My sister-in-law replaced all of her kitchen appliances and offered us her old range. It turns out that it was exactly the kind of stove I wanted for this house and the price was right. Perfect. It is not hooked up in this picture because it needed a new power cord, which the electrician father of the tenant offered to hook up for me. Long story short: when they attempted to plug it in, it fried the motherboard. So I had to order a new range which was successfully delivered and installed about a week later.

Kitchen After Renovation

I obviously did not get around to updating the ceiling fan. So this is how the entire kitchen side of the kitchen turned out. The tenants ended up picking out an old wood dresser or something that they found in the shed, and they put it under the window to use as a coffee station. I wish I had a picture because it did a great job of warming up the space and making it look more like home.

Kitchen After Renovation

You might remember from the living room reveal that I painted the inside of the built-in cabinet yellow but failed to take a picture. Well here is one picture of the inside of the kitchen cabinets which I also painted bright, happy, yellow.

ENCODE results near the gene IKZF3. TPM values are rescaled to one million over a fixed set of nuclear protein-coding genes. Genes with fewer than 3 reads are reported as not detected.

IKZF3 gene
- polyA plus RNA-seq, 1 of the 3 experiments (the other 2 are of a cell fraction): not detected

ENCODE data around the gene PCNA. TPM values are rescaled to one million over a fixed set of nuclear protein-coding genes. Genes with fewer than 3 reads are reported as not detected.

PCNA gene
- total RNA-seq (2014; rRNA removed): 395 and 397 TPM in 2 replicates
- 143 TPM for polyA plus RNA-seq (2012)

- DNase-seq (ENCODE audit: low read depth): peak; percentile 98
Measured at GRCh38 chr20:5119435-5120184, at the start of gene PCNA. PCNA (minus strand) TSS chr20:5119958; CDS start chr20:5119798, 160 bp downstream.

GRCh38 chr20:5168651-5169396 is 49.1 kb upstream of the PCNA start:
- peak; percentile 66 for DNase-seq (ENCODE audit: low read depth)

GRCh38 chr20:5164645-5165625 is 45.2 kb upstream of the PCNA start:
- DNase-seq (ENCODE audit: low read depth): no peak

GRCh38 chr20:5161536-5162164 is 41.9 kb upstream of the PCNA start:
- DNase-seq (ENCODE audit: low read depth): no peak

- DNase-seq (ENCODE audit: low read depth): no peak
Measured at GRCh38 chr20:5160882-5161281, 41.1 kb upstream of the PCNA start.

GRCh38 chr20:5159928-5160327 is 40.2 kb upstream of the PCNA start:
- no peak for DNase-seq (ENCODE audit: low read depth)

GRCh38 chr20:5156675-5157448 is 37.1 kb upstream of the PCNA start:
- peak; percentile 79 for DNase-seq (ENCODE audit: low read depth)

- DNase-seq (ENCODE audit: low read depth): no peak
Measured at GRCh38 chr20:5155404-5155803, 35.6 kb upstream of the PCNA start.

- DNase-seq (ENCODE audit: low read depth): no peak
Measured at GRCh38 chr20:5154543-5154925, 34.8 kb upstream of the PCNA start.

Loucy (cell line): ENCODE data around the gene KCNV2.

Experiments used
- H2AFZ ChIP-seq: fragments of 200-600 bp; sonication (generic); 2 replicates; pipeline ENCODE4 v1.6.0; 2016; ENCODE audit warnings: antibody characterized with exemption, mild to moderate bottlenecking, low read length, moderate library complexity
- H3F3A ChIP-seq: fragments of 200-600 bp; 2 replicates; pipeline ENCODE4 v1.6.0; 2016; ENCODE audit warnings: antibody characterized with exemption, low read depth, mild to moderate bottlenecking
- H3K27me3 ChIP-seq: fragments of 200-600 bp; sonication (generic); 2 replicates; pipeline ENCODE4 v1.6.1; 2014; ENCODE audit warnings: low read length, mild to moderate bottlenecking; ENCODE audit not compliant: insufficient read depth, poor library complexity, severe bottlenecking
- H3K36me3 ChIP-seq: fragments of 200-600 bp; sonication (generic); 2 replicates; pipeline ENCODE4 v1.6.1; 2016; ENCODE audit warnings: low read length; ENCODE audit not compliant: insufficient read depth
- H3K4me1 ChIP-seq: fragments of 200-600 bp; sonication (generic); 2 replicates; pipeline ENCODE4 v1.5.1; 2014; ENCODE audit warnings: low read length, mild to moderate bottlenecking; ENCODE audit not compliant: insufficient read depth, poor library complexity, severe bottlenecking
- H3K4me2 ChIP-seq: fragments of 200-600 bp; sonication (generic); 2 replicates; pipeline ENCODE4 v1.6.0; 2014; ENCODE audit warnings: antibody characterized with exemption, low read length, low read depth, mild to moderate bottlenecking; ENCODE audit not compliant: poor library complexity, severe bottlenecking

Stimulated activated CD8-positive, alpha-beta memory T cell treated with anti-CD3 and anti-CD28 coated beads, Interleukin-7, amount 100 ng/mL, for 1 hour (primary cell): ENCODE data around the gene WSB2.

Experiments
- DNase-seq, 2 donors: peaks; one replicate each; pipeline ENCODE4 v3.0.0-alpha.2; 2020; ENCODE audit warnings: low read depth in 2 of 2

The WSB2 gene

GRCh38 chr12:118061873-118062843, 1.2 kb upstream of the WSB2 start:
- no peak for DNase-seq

Although I had wanted to properly tile it, I used a peel and stick tile for the backsplash because the wall was so messed up, uneven, and unlevel. Up close, you can definitely tell that the wall is not flat, but with a little extra adhesive, the tiles stay in place and do a good job of making the space look finished.

As you can also see, some of the windows were very much in need of replacing. I ordered new windows in August, but they didn’t actually arrive and get installed until after the tenants moved in in December.

So there are definitely some projects left for phase two which will hopefully not be for a while.

Here are all the details and sources:

Walls: Behr Ultra Interior Eggshell Enamel in Ultra Pure White

Ceiling: Behr Premium Plus Ceiling Flat Paint in Ultra Pure White

Doors and trim: Behr Premium Semi Gloss Interior Cabinet and Trim Enamel in Ultra Pure White

Cabinet interior paint: Behr Ultra Interior Semi-Gloss Enamel in Unmellow Yellow

Appliance paint: Rust-Oleum Appliance Epoxy in Gloss White

Cabinet knobs: vintage, similar

Cabinet hinges: Liberty Chrome 3/8 in. Inset Cabinet Hinge Without Spring

Cabinet latches: Everbilt Double Roller Catch with Spear

Backsplash: Smart Tiles Muretto Brina Peel and Stick Decorative Mosaic Wall Tile

Faucet set: Delta Foundations 2-Handle Standard Kitchen Faucet with Side Sprayer in Chrome

Floor tile: DuraLux Performance Volakas Marble Rigid Core Luxury Vinyl Plank

That’s it, I’ll talk to you next week!